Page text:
In color imaging, the correction of spatial non-uniformities, such as streaks has proved more challenging. Colorant-specific, spatially dependent compensating functions can provide substantial improvements in image quality and image consistency. However, the effects of spatial non-uniformities have been found to vary depending on interactions among the colorants. In offset printing, for example, the efficiency with which an ink is absorbed or trapped can be influenced by the presence of another ink laid down earlier and on spatial variations in transfer roll pressures. Related colorant appearance variations associated with print-head-to-print-media spacing variations associated with ink jet technology are also anticipated. In electrophotographic processes, toner pile heights, which generally increase with the number of colorants, may be one source of colorant interaction non-uniformities. Spatially varying (inboard/outboard) pressure on a bias transfer roll may be another source. Thus, TRCs which consider each of the color separations individually do not always adequately address the effects of interactions between two or more colorants.
Printers, copiers and various forms of printing systems have been developed which include two or more marking engines. These systems enable high overall throughput to be achieved by either printing portions of the same document on multiple marking engines or printing the entire document in parallel on multiple marking engines. Such systems are commonly referred to as “tandem engine” printers, “parallel” printers, or “cluster printing” systems which may print color and monochrome pages on different marking engines. However, spatial non-uniformities may be more apparent in documents produced by two or more marking engines.
U.S. Pat. No. 6,760,056 to Klassen, et al., entitled MACRO UNIFORMITY CORRECTION FOR X-Y SEPARABLE NON-UNIFORMITY, the disclosure of which is incorporated herein in its entirety, by reference, discloses a method for compensating for streaks by introducing a separate tone reproduction curve for each pixel column in the process direction. A compensation pattern is printed and then scanned to first measure the ideal tone reproduction curve and then detect and measure streaks. The tone reproduction curves for the pixel columns associated with the streak are then modified to compensate for the streak.
Aspects of the exemplary embodiment relate to a color transformation method and system and an image rendering device comprising the system. In one aspect the method includes, for each of a plurality of color separations of a digital image, a) establishing a tone reproduction curve in the form of a vector, the vector being a function of a plurality of basis vectors, which accounts for colorant interactions between a primary colorant with which the color separation is to be rendered and at least one secondary colorant with which at least a second of the plurality of color separations is to be rendered, the vector including modified input values corresponding to input values for the color separation which vary, depending on the input values of at least the second color separation, and b) for a pixel of interest in the digital image having a given input value for the color separation and a given input value for at least the second color separation, identifying, from the vector, a modified input value for the color separation which corresponds to the input value of the color separation.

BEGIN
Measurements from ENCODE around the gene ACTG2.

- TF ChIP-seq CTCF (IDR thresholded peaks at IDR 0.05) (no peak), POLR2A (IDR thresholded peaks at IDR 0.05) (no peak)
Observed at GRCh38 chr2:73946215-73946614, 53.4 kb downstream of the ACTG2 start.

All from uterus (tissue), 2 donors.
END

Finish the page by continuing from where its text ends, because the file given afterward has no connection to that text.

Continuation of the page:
In another aspect, the color transformation system includes memory which stores, for each of a plurality of color separations, a tone reproduction curve in the form of a vector. The vector is a function of a plurality of basis vectors. The vector accounts for colorant interactions between a primary colorant with which the color separation is to be rendered and at least one secondary colorant with which at least a second of the plurality of color separations is to be rendered. The vector includes modified input values corresponding to input values for the color separation which vary, depending on the input values of at least the second color separation. A processing component, which for a pixel of interest in the digital image having a given input value for the color separation and a given input value for at least the second color separation, identifies from the vector, a modified input value for the color separation which corresponds to the input value of the color separation.
In another aspect, a color transformation method includes, for each of N color separations of a digital image: a) sampling an N-dimensional look-up table which includes modified input values corresponding to input values for the color separation in the presence of input values for the other color separations to establish a vector of the sampled values, the vector having fewer than N dimensions, b) optionally expressing the vector as a combination of basis vectors, and c) for a pixel of interest in the digital image having a given input value for the color separation and a given input value for at least the second color separation, accessing the vector to determine a modified input value for the color separation which corresponds to the given input value of the color separation.